The devastation in Napa serves as a big reminder many San Diegans aren't ready for "The Big One."
Because strong quakes don't happen very often, seismologists say Southern Californians are lulled into a false sense of security to the point that 90 percent of homes in the state don't have earthquake insurance.
In Napa, some parts of buildings collapsed and others burned to the ground after an unexpected 6.0 magnitude earthquake struck wine country.
"You can have structural damage to a house. You could have damage to the water systems or the gas mains, things like that," says Scripps Institution of Oceanography Seismologist Frank Vernon.
It's problem that earthquake disaster experts say not many Californians are prepared for.
"We insure close to one million homes, and that's the good news,” says California Earthquake Authority CEO Glenn Pomeroy. “But the bad news is that 90 percent of the state homes in California are without any form of protection "
In fact, the California Earthquake Authority says only about 16 percent of San Diego homeowners are covered.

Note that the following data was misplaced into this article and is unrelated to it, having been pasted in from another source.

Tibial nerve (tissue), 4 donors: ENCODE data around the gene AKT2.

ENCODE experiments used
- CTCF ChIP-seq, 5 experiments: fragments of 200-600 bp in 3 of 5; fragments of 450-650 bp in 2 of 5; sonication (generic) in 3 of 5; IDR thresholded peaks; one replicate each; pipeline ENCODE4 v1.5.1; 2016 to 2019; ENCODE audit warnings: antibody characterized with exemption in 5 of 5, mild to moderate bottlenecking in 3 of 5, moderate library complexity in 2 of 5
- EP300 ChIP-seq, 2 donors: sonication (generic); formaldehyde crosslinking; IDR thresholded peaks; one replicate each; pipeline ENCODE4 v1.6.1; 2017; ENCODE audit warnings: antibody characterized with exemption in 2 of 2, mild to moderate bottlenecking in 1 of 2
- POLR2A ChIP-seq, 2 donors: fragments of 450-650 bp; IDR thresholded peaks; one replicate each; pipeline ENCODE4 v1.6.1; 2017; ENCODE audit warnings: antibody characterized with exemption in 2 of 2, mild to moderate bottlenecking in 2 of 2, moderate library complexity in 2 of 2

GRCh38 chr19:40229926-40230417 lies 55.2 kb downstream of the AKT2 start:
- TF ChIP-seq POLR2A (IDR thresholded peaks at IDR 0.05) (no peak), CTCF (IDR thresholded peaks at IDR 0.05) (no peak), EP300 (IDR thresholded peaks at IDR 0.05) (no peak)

“California is Earthquake Country, and earthquakes happen. They happen without warning. They happen when we least expect them, and they're going to happen again. That is a matter of scientific fact. And it's just important that we take steps to be prepared," says Pomeroy.
Vernon says the San Andreas Fault and the San Jacinto Fault have the potential to cause a stronger magnitude quake than the one in Napa Valley.
"The two biggest hazards for San Diego County are the San Andreas out here, which could go into a high magnitude 7,” says Vernon. “The San Jacinto, which is closer, could go to about a 7 and a half. "
"We don't know when the big one is going to occur,” he says. “We know they will occur, but we don't know when."
The San Diego Red Cross says only about 7 percent of people across the region are prepared for a disaster. To learn how you can get earthquake insurance, click here.